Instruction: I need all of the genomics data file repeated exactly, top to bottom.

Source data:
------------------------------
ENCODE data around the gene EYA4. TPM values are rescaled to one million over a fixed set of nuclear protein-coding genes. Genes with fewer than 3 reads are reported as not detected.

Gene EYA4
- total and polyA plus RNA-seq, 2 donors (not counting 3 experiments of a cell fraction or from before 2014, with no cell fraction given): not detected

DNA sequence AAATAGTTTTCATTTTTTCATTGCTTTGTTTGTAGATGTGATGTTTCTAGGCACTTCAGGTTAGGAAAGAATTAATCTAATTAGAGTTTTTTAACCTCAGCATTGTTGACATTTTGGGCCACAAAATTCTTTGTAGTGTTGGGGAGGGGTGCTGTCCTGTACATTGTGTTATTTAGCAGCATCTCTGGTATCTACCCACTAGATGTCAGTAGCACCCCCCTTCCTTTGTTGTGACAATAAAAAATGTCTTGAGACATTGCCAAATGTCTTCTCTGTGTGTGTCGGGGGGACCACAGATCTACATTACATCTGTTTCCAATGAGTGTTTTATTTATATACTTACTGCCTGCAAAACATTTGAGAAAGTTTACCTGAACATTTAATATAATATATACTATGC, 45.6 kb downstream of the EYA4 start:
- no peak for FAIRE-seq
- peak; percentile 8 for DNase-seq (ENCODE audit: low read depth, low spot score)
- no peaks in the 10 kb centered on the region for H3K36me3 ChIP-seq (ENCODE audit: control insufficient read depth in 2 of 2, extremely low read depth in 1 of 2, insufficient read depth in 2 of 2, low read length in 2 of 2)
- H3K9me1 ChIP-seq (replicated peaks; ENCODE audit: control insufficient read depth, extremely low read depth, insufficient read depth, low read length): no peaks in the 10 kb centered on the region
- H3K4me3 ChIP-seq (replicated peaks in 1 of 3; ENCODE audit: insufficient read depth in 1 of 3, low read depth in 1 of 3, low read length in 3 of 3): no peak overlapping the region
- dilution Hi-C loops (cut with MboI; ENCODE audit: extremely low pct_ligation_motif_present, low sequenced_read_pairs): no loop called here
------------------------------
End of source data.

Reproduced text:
ENCODE data around the gene EYA4. TPM values are rescaled to one million over a fixed set of nuclear protein-coding genes. Genes with fewer than 3 reads are reported as not detected.

Gene EYA4
- total and polyA plus RNA-seq, 2 donors (not counting 3 experiments of a cell fraction or from before 2014, with no cell fraction given): not detected

DNA sequence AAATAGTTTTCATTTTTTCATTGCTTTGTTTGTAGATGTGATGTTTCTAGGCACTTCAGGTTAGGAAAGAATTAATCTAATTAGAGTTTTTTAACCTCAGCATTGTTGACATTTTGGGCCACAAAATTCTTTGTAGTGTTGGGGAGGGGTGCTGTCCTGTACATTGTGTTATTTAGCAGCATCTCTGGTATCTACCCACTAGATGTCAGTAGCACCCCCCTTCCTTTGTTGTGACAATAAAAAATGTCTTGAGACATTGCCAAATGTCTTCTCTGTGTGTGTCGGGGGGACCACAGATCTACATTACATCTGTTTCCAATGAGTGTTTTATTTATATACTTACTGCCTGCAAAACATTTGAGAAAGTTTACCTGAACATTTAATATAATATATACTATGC, 45.6 kb downstream of the EYA4 start:
- no peak for FAIRE-seq
- peak; percentile 8 for DNase-seq (ENCODE audit: low read depth, low spot score)
- no peaks in the 10 kb centered on the region for H3K36me3 ChIP-seq (ENCODE audit: control insufficient read depth in 2 of 2, extremely low read depth in 1 of 2, insufficient read depth in 2 of 2, low read length in 2 of 2)
- H3K9me1 ChIP-seq (replicated peaks; ENCODE audit: control insufficient read depth, extremely low read depth, insufficient read depth, low read length): no peaks in the 10 kb centered on the region
- H3K4me3 ChIP-seq (replicated peaks in 1 of 3; ENCODE audit: insufficient read depth in 1 of 3, low read depth in 1 of 3, low read length in 3 of 3): no peak overlapping the region
- dilution Hi-C loops (cut with MboI; ENCODE audit: extremely low pct_ligation_motif_present, low sequenced_read_pairs): no loop called here